Type 2 Diabetes
Diabetes can be made much worse with stress, but meditation allows us to stay on top of our emotions to remain calm and centred. With better control of the mind, it is easier to avoid cravings for fatty and sugary foods and develop an improved sense of mind-body connection.
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- The problem
An estimated three million people in the UK now suffer from this disease, and it is something that is set to continue rising at an alarming rate unless we find ways to cope. It’s not just adults who are at risk any more as increasing numbers of children and young people are being diagnosed.
In type 2 diabetes, the problem isn’t too little insulin, but the failure of cells to respond to insulin. It tends to go hand in hand with people’s tendency to put on weight as they age.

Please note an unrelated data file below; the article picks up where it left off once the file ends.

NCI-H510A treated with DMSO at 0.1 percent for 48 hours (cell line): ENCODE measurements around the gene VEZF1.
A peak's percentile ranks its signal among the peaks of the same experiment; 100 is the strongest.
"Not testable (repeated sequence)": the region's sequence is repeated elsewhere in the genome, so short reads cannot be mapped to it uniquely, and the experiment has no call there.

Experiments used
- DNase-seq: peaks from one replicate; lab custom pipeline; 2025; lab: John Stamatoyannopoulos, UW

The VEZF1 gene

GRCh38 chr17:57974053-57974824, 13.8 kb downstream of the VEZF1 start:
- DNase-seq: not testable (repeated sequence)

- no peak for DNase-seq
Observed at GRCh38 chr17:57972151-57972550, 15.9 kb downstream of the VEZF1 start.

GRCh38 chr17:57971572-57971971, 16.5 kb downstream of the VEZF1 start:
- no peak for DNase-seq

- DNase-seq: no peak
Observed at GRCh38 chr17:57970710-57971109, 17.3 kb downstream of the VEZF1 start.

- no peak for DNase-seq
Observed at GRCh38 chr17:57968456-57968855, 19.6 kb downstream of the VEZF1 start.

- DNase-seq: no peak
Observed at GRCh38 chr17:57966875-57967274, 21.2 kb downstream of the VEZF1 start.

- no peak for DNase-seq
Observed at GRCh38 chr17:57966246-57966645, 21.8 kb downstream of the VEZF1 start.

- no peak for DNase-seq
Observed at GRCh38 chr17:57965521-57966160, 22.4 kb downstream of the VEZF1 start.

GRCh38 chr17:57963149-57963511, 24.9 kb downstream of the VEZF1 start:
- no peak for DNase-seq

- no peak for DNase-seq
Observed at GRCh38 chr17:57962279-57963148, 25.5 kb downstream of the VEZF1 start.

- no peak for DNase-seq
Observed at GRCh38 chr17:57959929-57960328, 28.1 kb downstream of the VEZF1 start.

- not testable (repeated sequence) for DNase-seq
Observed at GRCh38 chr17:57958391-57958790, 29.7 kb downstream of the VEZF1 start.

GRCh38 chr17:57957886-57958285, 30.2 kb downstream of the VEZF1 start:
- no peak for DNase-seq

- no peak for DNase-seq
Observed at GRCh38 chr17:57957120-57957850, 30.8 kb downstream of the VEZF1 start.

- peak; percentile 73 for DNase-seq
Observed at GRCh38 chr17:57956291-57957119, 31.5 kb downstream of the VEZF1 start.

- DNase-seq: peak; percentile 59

With enough fat stored away already, our fat cells become full, and so any more fat offerings cause the cells to become distended and resistant to more.
Our insulin, which is the agent for glucose and fat uptake in the cells is now given short shrift by our fat cells. There is no more room at the inn!
As insulin resistance increases, less and less of the circulating glucose and fat can find a home, and all this floating debris ends up causing serious mischief in other areas of the body, most notably in our blood vessels.
Other tissues and organs are also instructed not to take up these nutrient refugees and as time goes on more and more of our body becomes insulin resistant. The pancreas responds by trying to release more insulin to make amends but this simply causes our cells to become even more resistant, and so the vicious cycle continues.
Eventually, the insulin-secreting cells in our pancreas burnout, and you find yourself having graduated to type 1 diabetes.
- How it affects you
- How can Beeja help?
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“If a child gets type 2 diabetes, it’s condemning them to a lot of complications of that condition, such as blindness, amputations and kidney disease”
Graham MacGregor, professor of cardiovascular health at Queen Mary University of London